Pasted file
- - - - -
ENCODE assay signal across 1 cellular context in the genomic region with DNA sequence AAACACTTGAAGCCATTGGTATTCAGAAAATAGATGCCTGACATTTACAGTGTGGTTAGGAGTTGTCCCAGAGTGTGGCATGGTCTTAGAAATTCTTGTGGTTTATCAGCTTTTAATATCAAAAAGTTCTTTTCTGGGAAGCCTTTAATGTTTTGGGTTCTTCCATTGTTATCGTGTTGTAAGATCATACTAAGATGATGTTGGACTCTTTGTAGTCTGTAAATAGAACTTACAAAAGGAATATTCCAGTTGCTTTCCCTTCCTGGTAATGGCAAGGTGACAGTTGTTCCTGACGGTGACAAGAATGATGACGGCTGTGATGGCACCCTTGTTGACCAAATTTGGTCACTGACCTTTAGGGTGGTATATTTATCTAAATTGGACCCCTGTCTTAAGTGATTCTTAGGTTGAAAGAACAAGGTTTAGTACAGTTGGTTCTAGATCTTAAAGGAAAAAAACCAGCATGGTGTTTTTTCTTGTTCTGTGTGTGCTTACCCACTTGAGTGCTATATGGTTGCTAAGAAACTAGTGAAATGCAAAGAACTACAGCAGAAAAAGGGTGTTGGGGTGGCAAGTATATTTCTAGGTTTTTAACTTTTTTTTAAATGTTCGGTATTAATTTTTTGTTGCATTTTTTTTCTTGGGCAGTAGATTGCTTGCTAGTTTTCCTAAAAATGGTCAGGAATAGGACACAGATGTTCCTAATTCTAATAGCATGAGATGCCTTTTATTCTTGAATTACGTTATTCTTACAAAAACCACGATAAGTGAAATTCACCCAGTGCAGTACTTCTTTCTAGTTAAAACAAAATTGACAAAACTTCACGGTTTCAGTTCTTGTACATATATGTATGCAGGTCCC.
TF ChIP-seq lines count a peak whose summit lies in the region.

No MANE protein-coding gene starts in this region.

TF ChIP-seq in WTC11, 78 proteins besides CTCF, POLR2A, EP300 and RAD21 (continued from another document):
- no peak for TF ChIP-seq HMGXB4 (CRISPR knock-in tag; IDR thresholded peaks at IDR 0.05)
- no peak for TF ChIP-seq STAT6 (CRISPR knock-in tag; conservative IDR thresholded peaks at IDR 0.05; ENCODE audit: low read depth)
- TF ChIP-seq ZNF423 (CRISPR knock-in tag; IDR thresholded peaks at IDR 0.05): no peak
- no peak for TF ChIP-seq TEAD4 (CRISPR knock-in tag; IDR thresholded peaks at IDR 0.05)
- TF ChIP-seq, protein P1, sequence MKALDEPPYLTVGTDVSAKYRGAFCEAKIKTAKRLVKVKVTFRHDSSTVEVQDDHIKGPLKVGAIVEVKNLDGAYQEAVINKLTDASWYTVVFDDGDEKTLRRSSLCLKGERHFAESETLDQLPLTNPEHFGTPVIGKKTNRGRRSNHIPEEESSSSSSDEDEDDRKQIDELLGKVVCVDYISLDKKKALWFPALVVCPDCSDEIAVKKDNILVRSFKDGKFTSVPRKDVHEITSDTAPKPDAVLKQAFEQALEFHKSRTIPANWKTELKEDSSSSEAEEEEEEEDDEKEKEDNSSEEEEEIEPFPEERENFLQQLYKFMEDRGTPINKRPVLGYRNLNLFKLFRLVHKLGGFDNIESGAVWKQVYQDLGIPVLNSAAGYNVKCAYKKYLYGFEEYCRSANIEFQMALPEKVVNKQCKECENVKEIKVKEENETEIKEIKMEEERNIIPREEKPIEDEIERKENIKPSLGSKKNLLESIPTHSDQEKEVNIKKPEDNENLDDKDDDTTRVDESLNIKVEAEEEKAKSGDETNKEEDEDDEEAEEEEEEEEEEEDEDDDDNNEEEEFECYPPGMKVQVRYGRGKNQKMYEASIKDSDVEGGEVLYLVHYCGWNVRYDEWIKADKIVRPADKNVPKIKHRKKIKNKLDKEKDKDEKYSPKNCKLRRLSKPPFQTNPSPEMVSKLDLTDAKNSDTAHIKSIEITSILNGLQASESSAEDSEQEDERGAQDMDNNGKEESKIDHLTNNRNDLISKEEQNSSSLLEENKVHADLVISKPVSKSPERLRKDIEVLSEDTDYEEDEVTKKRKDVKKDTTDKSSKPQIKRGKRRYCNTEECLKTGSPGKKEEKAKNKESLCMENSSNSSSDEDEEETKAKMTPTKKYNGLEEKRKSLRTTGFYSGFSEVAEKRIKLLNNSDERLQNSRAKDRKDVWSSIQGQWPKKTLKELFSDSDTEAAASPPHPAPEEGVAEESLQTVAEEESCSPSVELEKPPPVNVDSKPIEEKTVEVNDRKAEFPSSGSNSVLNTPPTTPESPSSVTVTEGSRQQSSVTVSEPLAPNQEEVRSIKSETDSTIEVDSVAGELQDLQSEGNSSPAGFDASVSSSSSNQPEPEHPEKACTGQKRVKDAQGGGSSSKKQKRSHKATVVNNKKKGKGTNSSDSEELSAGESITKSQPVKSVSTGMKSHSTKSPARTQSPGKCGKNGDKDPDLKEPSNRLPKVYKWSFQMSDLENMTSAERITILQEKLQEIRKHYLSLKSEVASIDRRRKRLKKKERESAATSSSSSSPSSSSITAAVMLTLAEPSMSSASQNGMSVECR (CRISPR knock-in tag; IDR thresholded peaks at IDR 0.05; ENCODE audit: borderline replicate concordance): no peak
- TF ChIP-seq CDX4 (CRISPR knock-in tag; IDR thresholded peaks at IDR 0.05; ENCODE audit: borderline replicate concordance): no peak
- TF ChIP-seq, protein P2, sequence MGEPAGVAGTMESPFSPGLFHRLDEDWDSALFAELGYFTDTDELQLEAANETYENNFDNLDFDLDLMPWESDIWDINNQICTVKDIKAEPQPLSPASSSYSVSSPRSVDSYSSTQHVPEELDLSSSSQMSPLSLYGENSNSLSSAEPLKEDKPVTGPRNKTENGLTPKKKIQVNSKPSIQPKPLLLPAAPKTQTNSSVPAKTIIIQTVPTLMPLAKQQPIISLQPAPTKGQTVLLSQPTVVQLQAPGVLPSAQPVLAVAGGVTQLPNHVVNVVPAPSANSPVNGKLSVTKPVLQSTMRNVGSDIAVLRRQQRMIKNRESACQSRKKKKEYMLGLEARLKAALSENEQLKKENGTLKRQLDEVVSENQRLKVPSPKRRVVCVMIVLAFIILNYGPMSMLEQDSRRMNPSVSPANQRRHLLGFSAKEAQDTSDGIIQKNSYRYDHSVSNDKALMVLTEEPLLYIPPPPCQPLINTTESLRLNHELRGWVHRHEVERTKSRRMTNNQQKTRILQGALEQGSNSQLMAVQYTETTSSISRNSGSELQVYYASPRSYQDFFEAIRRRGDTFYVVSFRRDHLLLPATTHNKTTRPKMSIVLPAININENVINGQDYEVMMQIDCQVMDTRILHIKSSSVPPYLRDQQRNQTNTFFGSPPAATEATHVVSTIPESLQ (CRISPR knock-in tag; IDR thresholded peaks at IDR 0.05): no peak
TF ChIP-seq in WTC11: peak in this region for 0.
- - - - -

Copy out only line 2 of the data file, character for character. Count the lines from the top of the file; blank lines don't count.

TF ChIP-seq lines count a peak whose summit lies in the region.